Right-to-Buy Mortgage Advice
The basics of right-to-buy mortgages explained
When buying a property under the governments “right to buy” scheme there are several key differences to the mortgage process and lending rules.
Most lenders don’t have specific right-to-buy mortgage deals, so the rates available to you will normally be the same as any typical customer buying a home.
As the right-to-buy scheme enables you to buy the property at up to 70% discount of its market value the lender will in most cases consider this to be your deposit and will not require that you put in funds of your own.
Some lenders do require you to place a deposit down in addition to the discount though so care needs to be taken in the choice of lender. This may be the case especially with specialist lenders for people with some adverse credit history.
But many lenders do not accept this type of purchase at all so a good mortgage adviser will help you ensure you approach the right providers and ensure the mortgage gets fully agreed.
The right-to-buy scheme explained and eligibility requirements
You usually have a right-to-buy your home at a discounted purchase price if you lived in the home for the qualifying period, have not been declared or recently discharged from bankruptcy or have made agreements with creditors, and are a “secure tenant” of one of the qualifying landlords.
You may also have a right-to-buy known as “protected right-to-buy” where your properties ownership was transferred from a qualifying landlord to a housing association during your tenancy.
The scheme entitles you to discounts based on the length of your tenancy up to the lower of 70% of the property value or £84200 for homes outside London, and £112,300 for homes inside the London area.
If you buy under the scheme and then sell the home within a certain timeframe you may have to repay the discount from the sale proceeds.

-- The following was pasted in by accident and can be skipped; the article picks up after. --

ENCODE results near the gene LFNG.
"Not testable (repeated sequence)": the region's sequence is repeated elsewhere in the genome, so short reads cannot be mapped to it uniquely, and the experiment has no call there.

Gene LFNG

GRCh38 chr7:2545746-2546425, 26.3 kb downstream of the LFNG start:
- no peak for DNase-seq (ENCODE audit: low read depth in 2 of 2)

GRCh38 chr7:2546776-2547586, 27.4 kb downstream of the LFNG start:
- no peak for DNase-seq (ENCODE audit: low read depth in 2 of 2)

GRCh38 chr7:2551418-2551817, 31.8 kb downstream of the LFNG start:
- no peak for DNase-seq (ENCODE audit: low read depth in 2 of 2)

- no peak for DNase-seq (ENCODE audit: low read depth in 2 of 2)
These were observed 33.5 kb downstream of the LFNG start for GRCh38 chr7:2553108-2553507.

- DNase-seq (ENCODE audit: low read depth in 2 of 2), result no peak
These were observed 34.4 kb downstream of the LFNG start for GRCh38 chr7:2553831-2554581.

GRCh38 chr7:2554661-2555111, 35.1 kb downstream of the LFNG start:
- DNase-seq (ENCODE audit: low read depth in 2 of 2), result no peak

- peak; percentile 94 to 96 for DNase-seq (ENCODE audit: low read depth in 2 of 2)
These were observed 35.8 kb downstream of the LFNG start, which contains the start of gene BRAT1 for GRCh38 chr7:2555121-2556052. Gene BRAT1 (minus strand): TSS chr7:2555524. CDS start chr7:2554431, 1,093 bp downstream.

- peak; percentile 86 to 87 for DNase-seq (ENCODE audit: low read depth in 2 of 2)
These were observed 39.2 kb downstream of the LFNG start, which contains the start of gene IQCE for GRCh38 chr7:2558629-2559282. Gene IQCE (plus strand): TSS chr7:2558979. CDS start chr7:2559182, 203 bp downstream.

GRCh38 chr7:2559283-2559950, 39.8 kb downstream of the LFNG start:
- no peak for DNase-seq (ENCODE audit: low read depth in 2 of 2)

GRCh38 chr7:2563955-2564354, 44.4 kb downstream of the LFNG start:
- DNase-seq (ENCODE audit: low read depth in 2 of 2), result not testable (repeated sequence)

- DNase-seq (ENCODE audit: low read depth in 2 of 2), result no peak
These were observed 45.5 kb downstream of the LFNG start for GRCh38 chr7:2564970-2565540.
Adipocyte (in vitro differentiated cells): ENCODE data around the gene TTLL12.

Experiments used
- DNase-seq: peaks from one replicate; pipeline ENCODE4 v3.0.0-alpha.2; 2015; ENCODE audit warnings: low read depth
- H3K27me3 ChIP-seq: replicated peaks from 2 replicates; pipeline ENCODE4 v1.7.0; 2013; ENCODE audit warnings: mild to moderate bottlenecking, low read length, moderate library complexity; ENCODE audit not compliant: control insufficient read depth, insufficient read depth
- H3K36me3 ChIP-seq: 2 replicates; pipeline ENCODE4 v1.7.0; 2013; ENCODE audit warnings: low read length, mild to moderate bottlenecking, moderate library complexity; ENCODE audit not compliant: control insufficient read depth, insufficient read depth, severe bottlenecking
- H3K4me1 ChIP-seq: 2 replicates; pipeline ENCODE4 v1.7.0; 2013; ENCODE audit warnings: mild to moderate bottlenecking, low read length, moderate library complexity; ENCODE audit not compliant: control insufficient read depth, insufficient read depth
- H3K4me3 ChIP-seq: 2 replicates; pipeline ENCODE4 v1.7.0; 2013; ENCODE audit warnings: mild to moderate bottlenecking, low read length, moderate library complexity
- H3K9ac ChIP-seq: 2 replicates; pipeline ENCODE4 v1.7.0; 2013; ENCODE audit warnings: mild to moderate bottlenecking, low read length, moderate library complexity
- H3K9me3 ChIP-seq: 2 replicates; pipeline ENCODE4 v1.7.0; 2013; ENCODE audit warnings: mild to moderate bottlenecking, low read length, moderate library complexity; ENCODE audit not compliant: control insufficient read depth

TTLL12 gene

Typical issues with ex-local authority properties
In most cases, the iconic post-war era council semi-detached or town-house will be relatively straightforward to mortgage if the area has seen enough sales to establish the market value and a good idea of future saleability.
Zoopla, Rightmove and Nethouseprices are good resources to check historic sales and if no data is available for the majority of properties in an estate or development this will likely indicate the majority are still council-owned properties and that arranging a mortgage may be more difficult.
Local authority flats and maisonettes have a complex set of issues though that effect which lenders can consider them.
Again, the market for the properties is a key factor, and if very few sales have taken place they can be more difficult. If you are looking at buying your council flat and very few sales have taken place in the block then real care will be needed with your choice of lender.
Blocks with a total of more than 4 Storeys may be outside many lenders criteria although high-rise blocks are potentially mortgageable it will greatly limit the choice of lenders.
High rise ex-local authority properties are much less desirable outside of London and these properties may have very limited options in terms of mortgages.
Many properties may also have what is known as “balcony access” a term which describes properties whose front door leads to a shared open-air balcony, like the Broadwater Farm estate in London.
Balcony access does not mean a property is impossible to mortgage, but the majority of lenders do not accept these properties (especially outside London), so an advisor such as ourselves will help you if your property has Balcony Access.
Many council blocks are also awaiting an “EWS1 assessment” where cladding systems have been installed in an overhaul and whilst this is pending the property may be difficult to mortgage at all.
Some local authority blocks will also be of a type of construction which is not suitable to mortgage at all.
In this instance only extremely expensive mortgages may be possible with interest rates that are more reflective of bridging finance with rates often over 7-8% even in today's very low-interest rate marketplace, making it questionable whether these properties are worth buying.
Contacting a local mortgage surveyor can be useful in these scenarios to see if they have experience with the block, and may be able to indicate their view on whether it is unsuitable for lending, but ultimately it can be a process of trial and error on such properties.
Issues with applicants on right-to-buy
Another common problem on right-to-buy applications is the need to vary the applicants from the right-to-buy agreement.
The right-to-buy agreement is usually made in the names of all long-term adult occupants of the property and this can be troublesome when arranging a mortgage.
It’s common to receive enquiries from people who are struggling to raise a mortgage due to elderly co-applicants being on the right to buy agreement. Where a mortgage could be afforded by the younger applicants in their own right we are often able to find a solution to this type of problem.